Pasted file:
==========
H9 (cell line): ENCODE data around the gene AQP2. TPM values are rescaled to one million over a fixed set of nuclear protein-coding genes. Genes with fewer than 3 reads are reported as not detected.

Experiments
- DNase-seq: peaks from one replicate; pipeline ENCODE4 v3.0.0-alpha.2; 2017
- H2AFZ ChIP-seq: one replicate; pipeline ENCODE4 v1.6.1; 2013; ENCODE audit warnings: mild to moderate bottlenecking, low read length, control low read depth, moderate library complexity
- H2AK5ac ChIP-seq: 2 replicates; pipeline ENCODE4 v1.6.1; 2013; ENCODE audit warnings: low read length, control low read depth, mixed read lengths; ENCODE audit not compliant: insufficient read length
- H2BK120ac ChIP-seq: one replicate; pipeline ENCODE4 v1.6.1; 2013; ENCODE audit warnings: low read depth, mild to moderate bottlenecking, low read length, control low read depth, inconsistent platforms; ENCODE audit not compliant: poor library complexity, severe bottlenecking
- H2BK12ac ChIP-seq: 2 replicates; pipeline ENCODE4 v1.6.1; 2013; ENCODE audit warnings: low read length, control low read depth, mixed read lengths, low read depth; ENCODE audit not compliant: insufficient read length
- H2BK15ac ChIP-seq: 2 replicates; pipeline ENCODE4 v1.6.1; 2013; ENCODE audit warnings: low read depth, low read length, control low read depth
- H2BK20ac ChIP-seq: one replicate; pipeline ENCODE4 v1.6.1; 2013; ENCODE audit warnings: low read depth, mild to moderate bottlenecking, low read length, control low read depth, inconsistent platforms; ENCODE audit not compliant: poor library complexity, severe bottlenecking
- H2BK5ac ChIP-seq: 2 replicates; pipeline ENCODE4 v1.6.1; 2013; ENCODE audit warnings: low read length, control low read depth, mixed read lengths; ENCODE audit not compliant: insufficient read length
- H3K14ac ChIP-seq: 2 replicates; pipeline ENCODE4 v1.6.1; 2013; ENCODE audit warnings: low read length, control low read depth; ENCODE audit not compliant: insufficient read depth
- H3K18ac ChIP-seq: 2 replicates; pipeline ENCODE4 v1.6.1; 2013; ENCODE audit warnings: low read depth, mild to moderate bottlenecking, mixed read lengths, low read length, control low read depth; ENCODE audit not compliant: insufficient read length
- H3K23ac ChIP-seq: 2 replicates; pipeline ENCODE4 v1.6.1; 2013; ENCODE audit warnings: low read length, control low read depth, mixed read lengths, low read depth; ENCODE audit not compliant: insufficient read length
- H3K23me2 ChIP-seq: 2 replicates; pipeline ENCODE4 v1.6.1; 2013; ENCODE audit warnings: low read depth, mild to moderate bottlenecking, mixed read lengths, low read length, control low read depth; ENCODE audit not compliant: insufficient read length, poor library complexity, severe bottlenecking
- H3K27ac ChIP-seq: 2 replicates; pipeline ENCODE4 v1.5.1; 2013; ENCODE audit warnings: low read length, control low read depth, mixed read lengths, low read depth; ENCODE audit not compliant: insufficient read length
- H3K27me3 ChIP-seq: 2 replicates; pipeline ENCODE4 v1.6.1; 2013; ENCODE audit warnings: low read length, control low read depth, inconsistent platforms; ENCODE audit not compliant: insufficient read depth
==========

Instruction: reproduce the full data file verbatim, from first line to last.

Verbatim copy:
H9 (cell line): ENCODE data around the gene AQP2. TPM values are rescaled to one million over a fixed set of nuclear protein-coding genes. Genes with fewer than 3 reads are reported as not detected.

Experiments
- DNase-seq: peaks from one replicate; pipeline ENCODE4 v3.0.0-alpha.2; 2017
- H2AFZ ChIP-seq: one replicate; pipeline ENCODE4 v1.6.1; 2013; ENCODE audit warnings: mild to moderate bottlenecking, low read length, control low read depth, moderate library complexity
- H2AK5ac ChIP-seq: 2 replicates; pipeline ENCODE4 v1.6.1; 2013; ENCODE audit warnings: low read length, control low read depth, mixed read lengths; ENCODE audit not compliant: insufficient read length
- H2BK120ac ChIP-seq: one replicate; pipeline ENCODE4 v1.6.1; 2013; ENCODE audit warnings: low read depth, mild to moderate bottlenecking, low read length, control low read depth, inconsistent platforms; ENCODE audit not compliant: poor library complexity, severe bottlenecking
- H2BK12ac ChIP-seq: 2 replicates; pipeline ENCODE4 v1.6.1; 2013; ENCODE audit warnings: low read length, control low read depth, mixed read lengths, low read depth; ENCODE audit not compliant: insufficient read length
- H2BK15ac ChIP-seq: 2 replicates; pipeline ENCODE4 v1.6.1; 2013; ENCODE audit warnings: low read depth, low read length, control low read depth
- H2BK20ac ChIP-seq: one replicate; pipeline ENCODE4 v1.6.1; 2013; ENCODE audit warnings: low read depth, mild to moderate bottlenecking, low read length, control low read depth, inconsistent platforms; ENCODE audit not compliant: poor library complexity, severe bottlenecking
- H2BK5ac ChIP-seq: 2 replicates; pipeline ENCODE4 v1.6.1; 2013; ENCODE audit warnings: low read length, control low read depth, mixed read lengths; ENCODE audit not compliant: insufficient read length
- H3K14ac ChIP-seq: 2 replicates; pipeline ENCODE4 v1.6.1; 2013; ENCODE audit warnings: low read length, control low read depth; ENCODE audit not compliant: insufficient read depth
- H3K18ac ChIP-seq: 2 replicates; pipeline ENCODE4 v1.6.1; 2013; ENCODE audit warnings: low read depth, mild to moderate bottlenecking, mixed read lengths, low read length, control low read depth; ENCODE audit not compliant: insufficient read length
- H3K23ac ChIP-seq: 2 replicates; pipeline ENCODE4 v1.6.1; 2013; ENCODE audit warnings: low read length, control low read depth, mixed read lengths, low read depth; ENCODE audit not compliant: insufficient read length
- H3K23me2 ChIP-seq: 2 replicates; pipeline ENCODE4 v1.6.1; 2013; ENCODE audit warnings: low read depth, mild to moderate bottlenecking, mixed read lengths, low read length, control low read depth; ENCODE audit not compliant: insufficient read length, poor library complexity, severe bottlenecking
- H3K27ac ChIP-seq: 2 replicates; pipeline ENCODE4 v1.5.1; 2013; ENCODE audit warnings: low read length, control low read depth, mixed read lengths, low read depth; ENCODE audit not compliant: insufficient read length
- H3K27me3 ChIP-seq: 2 replicates; pipeline ENCODE4 v1.6.1; 2013; ENCODE audit warnings: low read length, control low read depth, inconsistent platforms; ENCODE audit not compliant: insufficient read depth